Concerning reporting requirements, proposals would mandate electronic filing of annual information returns, allow charities with up to $1 million in gross receipts to file a simpler annual return, and require all exempt organizations to make their unrelated business income tax returns public.
A proposal is to develop enforcement methods other than revocation of exempt status as the penalty for noncompliance.
Charitable Deduction Proposals
The list of the many proposals in the realm of deductible charitable giving starts with a proposal to repeal all of them. Many other proposals are commonly known, such as a cap on the amount or value of the income tax charitable deduction (e.g., 28 percent), conversion of the deduction to a credit, placement of a floor under the deduction, and allowance of the deduction by non-itemizers.
Many proposals would limit the deduction for noncash contributions. They include limitation of this deduction to the lesser of the donor’s basis or the property’s fair market value, taxation of the capital gain inherent in gifted appreciated property, limitation of the deduction for gifts of clothing and household items, and modification of the rules regarding contributions of fractional interests in tangible personal property.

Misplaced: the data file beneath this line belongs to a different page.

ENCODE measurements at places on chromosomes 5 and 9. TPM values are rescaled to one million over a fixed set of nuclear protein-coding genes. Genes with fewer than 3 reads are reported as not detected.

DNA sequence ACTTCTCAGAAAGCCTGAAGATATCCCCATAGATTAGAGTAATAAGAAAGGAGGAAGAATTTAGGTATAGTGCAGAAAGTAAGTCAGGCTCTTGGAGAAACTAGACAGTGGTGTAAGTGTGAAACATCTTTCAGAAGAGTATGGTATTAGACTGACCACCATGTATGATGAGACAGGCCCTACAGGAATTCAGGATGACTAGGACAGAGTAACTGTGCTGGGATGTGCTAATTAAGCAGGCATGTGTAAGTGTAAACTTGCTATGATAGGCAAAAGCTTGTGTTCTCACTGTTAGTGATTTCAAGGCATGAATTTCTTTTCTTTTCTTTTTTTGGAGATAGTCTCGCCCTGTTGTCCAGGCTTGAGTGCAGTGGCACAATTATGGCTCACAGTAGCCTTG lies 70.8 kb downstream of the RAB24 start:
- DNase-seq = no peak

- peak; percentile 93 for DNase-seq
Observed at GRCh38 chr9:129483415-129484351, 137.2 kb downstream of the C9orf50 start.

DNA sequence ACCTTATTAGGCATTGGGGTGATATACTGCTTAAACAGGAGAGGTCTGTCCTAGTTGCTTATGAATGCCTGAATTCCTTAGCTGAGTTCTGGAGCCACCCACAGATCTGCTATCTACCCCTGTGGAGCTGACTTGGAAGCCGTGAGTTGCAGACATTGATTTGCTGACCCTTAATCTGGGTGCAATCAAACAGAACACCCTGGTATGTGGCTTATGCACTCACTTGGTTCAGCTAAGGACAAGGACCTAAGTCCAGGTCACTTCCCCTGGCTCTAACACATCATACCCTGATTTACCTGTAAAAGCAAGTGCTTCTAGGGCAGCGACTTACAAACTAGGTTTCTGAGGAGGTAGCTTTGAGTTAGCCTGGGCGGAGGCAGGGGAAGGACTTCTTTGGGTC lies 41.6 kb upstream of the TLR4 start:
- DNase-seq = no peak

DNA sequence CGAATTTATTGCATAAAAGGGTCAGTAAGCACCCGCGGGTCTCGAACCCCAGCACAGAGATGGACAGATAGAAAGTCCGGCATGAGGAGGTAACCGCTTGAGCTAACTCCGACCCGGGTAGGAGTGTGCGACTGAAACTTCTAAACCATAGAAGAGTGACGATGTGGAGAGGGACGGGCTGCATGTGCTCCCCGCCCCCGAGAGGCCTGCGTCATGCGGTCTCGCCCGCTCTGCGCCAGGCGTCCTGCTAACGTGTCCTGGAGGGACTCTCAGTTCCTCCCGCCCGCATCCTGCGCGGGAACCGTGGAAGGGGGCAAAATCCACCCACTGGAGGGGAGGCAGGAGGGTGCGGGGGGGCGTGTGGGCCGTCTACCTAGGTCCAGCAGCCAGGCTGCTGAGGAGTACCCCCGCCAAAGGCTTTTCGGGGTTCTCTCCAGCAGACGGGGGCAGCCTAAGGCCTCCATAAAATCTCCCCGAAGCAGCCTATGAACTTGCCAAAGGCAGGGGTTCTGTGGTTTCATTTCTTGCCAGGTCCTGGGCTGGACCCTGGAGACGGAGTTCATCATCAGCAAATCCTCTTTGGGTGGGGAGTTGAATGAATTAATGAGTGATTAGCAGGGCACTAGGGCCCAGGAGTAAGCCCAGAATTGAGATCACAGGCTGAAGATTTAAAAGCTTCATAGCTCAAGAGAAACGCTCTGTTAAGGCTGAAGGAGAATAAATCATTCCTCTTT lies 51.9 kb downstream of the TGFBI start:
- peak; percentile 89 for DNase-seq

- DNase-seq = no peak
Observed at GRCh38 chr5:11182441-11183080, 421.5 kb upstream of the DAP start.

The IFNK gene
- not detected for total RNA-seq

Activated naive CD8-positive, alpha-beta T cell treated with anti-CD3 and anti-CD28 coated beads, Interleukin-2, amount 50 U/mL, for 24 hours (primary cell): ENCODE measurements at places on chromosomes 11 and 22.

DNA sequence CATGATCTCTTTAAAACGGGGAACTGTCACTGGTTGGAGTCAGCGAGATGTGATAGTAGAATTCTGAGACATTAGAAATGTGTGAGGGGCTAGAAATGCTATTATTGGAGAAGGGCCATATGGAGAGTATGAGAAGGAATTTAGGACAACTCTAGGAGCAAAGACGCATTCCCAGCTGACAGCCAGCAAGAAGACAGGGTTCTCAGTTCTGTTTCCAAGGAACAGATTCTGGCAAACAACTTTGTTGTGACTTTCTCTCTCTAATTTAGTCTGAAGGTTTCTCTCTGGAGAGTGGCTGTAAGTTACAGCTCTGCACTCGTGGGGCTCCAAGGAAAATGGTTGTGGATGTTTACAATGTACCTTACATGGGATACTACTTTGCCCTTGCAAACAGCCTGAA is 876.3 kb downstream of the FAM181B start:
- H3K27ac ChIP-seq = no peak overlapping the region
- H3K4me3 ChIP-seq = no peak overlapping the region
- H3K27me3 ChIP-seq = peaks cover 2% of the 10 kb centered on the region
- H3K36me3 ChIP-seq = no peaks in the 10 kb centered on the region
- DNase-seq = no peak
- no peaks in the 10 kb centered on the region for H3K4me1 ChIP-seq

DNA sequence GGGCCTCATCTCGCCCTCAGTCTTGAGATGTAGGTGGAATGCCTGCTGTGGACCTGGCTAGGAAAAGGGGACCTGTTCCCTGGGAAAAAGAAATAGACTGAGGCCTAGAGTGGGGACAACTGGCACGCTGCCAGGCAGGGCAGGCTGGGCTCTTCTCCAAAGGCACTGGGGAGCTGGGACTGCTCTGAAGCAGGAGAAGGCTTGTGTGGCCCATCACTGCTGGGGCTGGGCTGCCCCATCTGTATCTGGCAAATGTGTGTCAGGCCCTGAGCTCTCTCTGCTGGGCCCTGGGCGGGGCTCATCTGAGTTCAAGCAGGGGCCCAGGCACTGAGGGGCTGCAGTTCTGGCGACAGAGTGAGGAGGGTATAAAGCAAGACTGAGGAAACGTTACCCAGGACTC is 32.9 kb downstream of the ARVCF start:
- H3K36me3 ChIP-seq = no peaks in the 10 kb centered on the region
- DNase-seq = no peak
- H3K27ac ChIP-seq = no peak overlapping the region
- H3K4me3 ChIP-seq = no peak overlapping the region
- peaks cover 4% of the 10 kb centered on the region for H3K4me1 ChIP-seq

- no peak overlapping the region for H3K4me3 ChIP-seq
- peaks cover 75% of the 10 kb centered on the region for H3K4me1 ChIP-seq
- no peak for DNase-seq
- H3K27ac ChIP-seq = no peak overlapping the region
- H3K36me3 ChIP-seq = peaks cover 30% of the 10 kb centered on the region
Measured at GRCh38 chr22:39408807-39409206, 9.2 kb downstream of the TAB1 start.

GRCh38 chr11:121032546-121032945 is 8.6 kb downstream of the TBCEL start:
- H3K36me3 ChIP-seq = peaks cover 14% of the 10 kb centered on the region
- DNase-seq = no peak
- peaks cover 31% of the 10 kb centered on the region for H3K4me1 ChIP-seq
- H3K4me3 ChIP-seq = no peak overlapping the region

Proposals would modify the deduction for contributions of conservation easements, by repealing it, expanding it, and making the expansion permanent, and replacing the deduction with a refundable tax credit, perhaps capped at a dollar amount. Other proposals would eliminate the deduction for personal residences, forgone upward development of historic buildings, and partial interests in property to be used as a golf course. Still other proposals would strengthen the qualification requirements for organizations receiving donated conservation easements by requiring that the organization be certified by a public agency (such as the IRS) to receive conservation easements and/or by suspending a land trust’s ability to accept new donations of easements if an audit reveals repeated failures to enforce easements or an unsustainable ratio or easements held in relation to available resources.